My attitude has always been that of seeing the glass half-full. This automatically helps solve a lot of problems. You have to support your director creatively because, after all, it is the director's vision that helps make a film. So you should not see each thing that he throws at you as a problem because then you may be cutting down a creative process.

Why is it that you have started working with first-time directors?

Well, they are the future, aren't they? I learnt that by working with Wim, David, Jane Campion, Mika Kurasmaki and some of the finest directors in the world. The younger generation has to come up and if I can impart something that I have learnt from these directors to the younger people, then why not do so? I can help them become better. One of the Indian directors I am talking to is Tarsem who is probably among the top three commercial directors in the world. We are talking about a project. The younger directors feel comfortable sharing their vision with me because they believe I can make it a reality for them.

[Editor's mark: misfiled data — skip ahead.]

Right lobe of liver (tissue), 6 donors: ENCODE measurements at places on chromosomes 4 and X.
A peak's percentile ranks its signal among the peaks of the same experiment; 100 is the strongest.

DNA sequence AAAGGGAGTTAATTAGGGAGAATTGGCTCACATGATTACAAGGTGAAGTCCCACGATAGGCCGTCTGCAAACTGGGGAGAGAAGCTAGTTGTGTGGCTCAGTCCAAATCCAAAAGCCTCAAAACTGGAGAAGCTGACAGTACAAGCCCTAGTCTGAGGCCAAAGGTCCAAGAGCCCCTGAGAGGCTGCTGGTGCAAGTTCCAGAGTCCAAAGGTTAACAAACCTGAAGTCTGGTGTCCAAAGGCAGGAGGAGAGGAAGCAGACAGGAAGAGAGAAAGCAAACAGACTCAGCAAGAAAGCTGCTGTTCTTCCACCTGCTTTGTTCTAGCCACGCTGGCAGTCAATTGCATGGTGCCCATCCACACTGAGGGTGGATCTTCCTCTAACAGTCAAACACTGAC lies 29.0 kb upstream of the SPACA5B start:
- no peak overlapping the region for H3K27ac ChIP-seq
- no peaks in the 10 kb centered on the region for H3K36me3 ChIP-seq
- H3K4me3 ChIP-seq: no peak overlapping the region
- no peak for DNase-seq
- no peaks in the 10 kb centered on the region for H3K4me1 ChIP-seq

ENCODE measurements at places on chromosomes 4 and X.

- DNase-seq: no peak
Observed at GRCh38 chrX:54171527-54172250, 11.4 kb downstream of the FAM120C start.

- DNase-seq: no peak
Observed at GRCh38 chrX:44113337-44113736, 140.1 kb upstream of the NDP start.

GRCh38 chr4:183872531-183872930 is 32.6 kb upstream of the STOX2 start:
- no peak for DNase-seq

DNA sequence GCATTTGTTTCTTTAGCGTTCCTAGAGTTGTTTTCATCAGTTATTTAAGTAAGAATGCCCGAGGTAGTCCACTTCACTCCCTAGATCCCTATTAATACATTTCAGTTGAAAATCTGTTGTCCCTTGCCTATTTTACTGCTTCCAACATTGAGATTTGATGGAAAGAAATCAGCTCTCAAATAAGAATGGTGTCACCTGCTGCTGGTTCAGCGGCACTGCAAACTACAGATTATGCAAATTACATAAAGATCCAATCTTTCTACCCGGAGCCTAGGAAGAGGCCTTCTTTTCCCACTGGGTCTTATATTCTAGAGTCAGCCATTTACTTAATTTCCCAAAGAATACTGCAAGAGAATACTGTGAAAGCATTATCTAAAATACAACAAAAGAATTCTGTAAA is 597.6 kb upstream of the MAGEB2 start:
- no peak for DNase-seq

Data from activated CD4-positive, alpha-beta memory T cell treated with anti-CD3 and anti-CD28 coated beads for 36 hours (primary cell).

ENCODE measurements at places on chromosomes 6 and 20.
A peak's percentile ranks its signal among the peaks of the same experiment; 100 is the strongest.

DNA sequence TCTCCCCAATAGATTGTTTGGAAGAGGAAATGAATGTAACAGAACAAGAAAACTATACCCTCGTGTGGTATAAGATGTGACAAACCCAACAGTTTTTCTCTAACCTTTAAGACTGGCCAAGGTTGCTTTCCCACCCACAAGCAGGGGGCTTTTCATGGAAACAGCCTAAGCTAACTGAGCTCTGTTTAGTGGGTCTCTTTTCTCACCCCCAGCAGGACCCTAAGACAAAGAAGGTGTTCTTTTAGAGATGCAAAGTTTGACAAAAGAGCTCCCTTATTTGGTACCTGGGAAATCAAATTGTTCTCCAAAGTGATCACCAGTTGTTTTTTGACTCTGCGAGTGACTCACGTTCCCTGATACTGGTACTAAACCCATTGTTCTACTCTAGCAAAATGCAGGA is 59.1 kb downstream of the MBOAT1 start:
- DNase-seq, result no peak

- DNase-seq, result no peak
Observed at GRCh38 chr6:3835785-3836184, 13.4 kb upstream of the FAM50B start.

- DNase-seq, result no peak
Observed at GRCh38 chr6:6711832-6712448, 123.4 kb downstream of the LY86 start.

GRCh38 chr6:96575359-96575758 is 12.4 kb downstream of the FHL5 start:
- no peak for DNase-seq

You went to Bombay to be an actor. Now that you are also doing films in Hindi, do you ever think of being in front of the camera?

[Laughs] When I started out in 1980, after 13 days of being an actor I said, 'Oh my god, if I have to make a living I should give up acting.' Now I enjoy being behind the camera. I have been asked to play some cameo roles, but I never had the time. Producing takes so much time. We are always planning ahead for two to three films. And it takes so much energy that you cannot think of going in front of the camera. And directors appreciate that. So my acting days are over. But, but if there is really a major offer, I might think about it, but then I am losing all my hair, so I doubt that will happen.